By Nel D. G., Groenewald P. C. N.

Autonomous random samples of sizesN 1 andN 2 from multivariate general populationsN p (θ1,∑1) andN p (θ2,∑2) are thought of. less than the null hypothesisH zero: θ1=θ2, a unmarried θ is generated from aN p(μ, Σ) past distribution, whereas underH 1: θ1≠θ2 capacity are generated from the exchangeable priorN p(μ,σ). In either instances Σ can be assumed to have a obscure earlier distribution. For an easy covariance constitution, the Bayes factorB and minimal Bayes think about favour of the null hypotheses is derived. The Bayes danger for every speculation is derived and a method is mentioned for utilizing the Bayes issue and Bayes dangers to check the speculation.

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**Extra resources for A Bayesian Approach to the Multivariate Behrens-Fisher Problem Under the Assumption of Proportional Covariance Matrices**

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Finally, take the case of two rotations, s — s(0,a), s' = s(0',a'). To compute the product u = ss' when O ^ 0 ' , define three lines in E 2 as follows: • / is the line through O and 0 ' , • /' is the line through O such that the angle from /' to / is a / 2 , • I" is the line through O' such that the angle from I to I" is Q ' / 2 . 1, s = r(l')r(l), 8'=r(l)r(l"), whence u = ss' = r ( / > ( / " ) , as above. There are now two cases according as /' and /" are parallel or not, and these are illustrated in Fig.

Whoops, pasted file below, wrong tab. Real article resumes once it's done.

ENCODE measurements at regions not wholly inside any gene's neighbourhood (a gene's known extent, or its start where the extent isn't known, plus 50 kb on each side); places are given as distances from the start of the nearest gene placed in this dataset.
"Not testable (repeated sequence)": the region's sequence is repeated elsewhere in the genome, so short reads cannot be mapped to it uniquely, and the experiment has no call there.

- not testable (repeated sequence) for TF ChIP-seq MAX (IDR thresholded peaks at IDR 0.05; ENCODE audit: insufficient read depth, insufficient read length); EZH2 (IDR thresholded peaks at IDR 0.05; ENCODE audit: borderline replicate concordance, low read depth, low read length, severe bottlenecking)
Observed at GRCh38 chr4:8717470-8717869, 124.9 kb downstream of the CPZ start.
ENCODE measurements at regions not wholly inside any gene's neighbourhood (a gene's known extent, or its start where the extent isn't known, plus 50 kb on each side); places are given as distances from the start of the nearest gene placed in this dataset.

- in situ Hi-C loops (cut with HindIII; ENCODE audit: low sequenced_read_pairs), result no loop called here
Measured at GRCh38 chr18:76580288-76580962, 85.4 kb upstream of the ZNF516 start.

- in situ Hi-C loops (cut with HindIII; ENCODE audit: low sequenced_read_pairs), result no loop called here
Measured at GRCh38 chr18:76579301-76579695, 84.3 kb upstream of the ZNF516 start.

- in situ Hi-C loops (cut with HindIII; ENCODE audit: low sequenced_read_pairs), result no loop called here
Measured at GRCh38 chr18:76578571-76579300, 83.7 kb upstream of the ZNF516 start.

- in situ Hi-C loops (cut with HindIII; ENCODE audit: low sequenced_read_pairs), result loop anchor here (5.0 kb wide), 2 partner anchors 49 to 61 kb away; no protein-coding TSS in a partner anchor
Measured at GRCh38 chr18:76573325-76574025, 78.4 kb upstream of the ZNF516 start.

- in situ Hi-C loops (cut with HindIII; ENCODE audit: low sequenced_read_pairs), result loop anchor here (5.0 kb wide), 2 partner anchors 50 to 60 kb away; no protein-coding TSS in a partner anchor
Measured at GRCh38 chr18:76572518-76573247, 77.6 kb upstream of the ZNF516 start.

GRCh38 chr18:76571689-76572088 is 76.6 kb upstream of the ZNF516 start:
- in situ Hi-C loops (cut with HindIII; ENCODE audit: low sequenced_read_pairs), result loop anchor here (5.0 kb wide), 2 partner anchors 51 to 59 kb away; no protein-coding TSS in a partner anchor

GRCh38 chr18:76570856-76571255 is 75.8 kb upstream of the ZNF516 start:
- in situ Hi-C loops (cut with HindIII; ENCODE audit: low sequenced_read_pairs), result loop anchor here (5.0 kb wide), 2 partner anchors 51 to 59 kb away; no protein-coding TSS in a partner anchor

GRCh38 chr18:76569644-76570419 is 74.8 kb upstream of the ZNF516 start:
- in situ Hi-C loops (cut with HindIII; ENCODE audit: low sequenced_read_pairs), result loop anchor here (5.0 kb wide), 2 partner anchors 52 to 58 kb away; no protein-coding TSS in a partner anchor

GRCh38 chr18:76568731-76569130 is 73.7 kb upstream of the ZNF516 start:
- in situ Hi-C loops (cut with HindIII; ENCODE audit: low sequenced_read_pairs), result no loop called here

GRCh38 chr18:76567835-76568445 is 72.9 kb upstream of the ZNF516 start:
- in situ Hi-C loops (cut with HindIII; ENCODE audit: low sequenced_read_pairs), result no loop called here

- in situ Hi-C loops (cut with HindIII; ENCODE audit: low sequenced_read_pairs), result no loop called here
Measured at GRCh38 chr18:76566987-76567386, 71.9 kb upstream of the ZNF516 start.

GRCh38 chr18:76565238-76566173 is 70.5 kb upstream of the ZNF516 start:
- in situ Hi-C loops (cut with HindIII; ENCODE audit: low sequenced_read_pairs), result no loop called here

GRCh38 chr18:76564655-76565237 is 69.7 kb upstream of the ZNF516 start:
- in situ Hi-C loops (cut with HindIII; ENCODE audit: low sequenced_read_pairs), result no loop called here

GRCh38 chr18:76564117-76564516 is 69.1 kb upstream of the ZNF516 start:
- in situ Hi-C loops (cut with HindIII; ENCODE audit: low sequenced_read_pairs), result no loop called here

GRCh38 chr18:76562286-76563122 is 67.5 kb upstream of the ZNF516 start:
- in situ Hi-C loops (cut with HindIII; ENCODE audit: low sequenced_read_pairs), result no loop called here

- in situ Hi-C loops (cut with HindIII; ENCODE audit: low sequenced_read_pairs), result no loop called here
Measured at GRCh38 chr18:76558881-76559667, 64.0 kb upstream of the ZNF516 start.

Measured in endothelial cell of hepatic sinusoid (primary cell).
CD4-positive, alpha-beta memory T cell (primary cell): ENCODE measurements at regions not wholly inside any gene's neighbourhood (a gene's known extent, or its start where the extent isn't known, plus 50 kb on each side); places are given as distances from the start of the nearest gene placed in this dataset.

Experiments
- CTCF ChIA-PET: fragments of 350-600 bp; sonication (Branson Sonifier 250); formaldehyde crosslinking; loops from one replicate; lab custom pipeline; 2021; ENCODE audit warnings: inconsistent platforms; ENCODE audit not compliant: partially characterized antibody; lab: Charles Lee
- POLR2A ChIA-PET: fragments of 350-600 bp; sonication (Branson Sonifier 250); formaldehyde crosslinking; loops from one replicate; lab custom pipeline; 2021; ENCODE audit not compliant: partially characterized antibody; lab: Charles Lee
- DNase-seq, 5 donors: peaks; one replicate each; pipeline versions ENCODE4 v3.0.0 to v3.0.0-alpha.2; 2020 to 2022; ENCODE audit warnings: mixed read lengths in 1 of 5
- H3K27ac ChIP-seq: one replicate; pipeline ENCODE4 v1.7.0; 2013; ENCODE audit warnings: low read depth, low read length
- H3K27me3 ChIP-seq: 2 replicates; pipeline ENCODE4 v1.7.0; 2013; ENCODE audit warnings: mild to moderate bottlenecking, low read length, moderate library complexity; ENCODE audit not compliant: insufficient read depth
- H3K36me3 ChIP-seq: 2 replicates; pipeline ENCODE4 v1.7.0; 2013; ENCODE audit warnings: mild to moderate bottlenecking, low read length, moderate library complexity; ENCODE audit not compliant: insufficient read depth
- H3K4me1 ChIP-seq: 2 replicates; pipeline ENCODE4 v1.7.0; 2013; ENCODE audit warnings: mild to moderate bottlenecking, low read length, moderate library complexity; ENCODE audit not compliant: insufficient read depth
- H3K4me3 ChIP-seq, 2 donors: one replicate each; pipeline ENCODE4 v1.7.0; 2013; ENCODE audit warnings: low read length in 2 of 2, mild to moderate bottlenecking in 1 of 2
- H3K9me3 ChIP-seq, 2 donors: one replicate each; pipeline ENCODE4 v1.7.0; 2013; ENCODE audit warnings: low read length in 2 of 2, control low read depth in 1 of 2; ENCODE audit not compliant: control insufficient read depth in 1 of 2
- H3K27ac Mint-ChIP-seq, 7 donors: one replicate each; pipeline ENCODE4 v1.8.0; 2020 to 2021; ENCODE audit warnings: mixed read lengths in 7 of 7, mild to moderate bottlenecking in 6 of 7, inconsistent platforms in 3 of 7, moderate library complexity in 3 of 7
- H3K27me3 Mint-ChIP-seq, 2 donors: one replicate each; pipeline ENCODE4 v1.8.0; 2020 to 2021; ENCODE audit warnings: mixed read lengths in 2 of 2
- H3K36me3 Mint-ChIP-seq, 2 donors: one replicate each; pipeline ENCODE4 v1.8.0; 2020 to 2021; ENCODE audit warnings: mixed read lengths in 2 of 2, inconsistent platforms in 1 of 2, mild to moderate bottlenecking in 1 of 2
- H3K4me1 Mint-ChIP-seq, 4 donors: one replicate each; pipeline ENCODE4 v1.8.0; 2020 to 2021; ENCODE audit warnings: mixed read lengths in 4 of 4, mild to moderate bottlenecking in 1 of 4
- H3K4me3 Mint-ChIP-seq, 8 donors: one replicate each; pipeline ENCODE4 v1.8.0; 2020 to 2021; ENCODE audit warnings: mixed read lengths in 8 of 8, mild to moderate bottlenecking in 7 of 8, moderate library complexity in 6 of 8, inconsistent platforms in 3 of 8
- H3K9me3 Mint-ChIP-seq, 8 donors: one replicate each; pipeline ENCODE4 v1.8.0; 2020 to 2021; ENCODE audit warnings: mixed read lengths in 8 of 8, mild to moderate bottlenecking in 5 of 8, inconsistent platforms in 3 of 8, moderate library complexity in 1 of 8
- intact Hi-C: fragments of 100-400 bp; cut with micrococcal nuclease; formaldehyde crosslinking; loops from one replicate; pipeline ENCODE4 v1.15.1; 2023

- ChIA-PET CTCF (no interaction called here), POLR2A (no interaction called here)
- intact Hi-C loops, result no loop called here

B + b). 23 2. +(-l)ea, c = ar6s(f3) + b. 3. 1 Let r be reflection in a line I, s — s{fi) rotation through fi G Emod 2n about a point O £ I, and t(a) translation by a vector a G E. Then *(a) r = *(ar), *(a) 5 = t(as), s(p)r = s(-/3). 14) • Some comments are appropriate. First, in view of the normal form theorem and the fact that translations commute with each other, the first two of these equations show that the translation subgroup T is closed under conjugation in E. ) The third equation says that when you look at a clock through a mirror, the hands appear to move anti-clockwise.

Prove that any rotation of E 3 can be written as the product of two reflections. Deduce that the product of two rotations of E 3 with intersecting axes is again a rotation. What if the axes are parallel? 8. Give another proof, along the lines of that of the Normal Form Theorem, that any isometry of E 2 is the product of at most three reflections. 9. Extend the result of the previous exercise by showing that any isometry of E 3 is the product of at most four reflections. 10. Prove that any OR isometry u of E 2 is of the form r£, where t is a translation and r is reflection in some line through a prescribed point O.

### A Bayesian Approach to the Multivariate Behrens-Fisher Problem Under the Assumption of Proportional Covariance Matrices by Nel D. G., Groenewald P. C. N.

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